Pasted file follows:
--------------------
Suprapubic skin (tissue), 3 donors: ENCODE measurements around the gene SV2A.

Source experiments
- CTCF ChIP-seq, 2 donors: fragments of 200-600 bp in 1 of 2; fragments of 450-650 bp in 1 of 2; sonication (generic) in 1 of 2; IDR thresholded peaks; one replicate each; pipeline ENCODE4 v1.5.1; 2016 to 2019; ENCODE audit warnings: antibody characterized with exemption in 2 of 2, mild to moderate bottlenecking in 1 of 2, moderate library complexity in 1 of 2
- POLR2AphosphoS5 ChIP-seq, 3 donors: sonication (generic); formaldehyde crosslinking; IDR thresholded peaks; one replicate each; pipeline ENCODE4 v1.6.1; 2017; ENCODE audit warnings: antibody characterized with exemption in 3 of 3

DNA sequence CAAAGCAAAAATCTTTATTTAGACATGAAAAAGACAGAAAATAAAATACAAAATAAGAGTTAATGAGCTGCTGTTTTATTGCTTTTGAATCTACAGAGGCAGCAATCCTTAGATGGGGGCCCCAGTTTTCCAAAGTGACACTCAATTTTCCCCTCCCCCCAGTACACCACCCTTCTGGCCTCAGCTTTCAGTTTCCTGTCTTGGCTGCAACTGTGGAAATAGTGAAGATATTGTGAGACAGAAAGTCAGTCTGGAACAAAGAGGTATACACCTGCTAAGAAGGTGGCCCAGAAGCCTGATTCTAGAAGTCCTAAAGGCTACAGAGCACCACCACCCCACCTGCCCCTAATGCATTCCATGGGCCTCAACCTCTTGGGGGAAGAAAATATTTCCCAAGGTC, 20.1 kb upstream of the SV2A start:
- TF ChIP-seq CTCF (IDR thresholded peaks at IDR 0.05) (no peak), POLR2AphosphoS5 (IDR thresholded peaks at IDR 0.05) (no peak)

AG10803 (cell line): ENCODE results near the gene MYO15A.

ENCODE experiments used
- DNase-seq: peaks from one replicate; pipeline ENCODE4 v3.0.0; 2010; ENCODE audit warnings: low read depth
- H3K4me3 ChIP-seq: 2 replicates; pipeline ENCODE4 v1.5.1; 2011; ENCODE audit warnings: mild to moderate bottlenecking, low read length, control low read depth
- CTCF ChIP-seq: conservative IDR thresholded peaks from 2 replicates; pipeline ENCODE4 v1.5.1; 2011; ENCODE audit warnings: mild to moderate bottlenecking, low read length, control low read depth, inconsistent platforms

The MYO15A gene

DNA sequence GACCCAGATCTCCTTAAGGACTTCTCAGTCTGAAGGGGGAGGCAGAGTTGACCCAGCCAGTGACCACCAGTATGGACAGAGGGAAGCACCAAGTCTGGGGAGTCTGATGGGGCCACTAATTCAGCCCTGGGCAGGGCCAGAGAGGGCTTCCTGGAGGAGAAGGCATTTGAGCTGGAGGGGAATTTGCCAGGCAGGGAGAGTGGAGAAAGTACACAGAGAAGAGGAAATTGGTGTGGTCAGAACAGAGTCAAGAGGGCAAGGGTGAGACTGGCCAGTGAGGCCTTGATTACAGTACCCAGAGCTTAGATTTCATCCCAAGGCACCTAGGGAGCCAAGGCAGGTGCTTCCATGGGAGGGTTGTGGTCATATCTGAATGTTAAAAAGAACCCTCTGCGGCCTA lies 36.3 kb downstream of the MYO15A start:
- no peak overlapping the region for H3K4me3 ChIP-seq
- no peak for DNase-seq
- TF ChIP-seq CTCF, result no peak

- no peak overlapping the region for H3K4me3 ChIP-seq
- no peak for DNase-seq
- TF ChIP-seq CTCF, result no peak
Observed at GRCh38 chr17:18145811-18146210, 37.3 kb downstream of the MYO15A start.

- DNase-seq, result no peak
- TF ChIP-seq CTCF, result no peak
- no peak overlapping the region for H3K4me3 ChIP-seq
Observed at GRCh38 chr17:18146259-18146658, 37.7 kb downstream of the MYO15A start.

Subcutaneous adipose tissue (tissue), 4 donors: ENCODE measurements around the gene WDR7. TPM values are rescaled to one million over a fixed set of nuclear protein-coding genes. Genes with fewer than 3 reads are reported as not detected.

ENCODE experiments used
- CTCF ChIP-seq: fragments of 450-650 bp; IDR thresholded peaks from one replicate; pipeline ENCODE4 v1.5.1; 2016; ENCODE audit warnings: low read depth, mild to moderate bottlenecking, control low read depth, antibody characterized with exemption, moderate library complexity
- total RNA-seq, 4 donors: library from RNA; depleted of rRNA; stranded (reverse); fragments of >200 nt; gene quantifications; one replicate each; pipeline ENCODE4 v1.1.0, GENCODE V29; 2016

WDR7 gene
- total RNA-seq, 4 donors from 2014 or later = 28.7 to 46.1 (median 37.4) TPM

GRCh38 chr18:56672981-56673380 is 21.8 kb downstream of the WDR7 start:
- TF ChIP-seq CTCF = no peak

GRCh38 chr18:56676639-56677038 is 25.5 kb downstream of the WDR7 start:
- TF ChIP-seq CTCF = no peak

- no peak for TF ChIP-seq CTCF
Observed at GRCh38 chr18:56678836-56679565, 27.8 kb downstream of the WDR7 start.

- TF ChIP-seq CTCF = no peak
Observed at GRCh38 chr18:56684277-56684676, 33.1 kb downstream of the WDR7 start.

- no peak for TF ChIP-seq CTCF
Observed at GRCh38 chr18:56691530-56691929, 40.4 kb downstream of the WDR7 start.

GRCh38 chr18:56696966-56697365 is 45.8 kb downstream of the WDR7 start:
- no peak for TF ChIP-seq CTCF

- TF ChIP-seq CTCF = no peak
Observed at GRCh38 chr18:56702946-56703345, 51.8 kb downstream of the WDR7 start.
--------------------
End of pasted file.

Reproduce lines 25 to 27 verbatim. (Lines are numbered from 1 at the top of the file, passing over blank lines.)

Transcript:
Subcutaneous adipose tissue (tissue), 4 donors: ENCODE measurements around the gene WDR7. TPM values are rescaled to one million over a fixed set of nuclear protein-coding genes. Genes with fewer than 3 reads are reported as not detected.

ENCODE experiments used
- CTCF ChIP-seq: fragments of 450-650 bp; IDR thresholded peaks from one replicate; pipeline ENCODE4 v1.5.1; 2016; ENCODE audit warnings: low read depth, mild to moderate bottlenecking, control low read depth, antibody characterized with exemption, moderate library complexity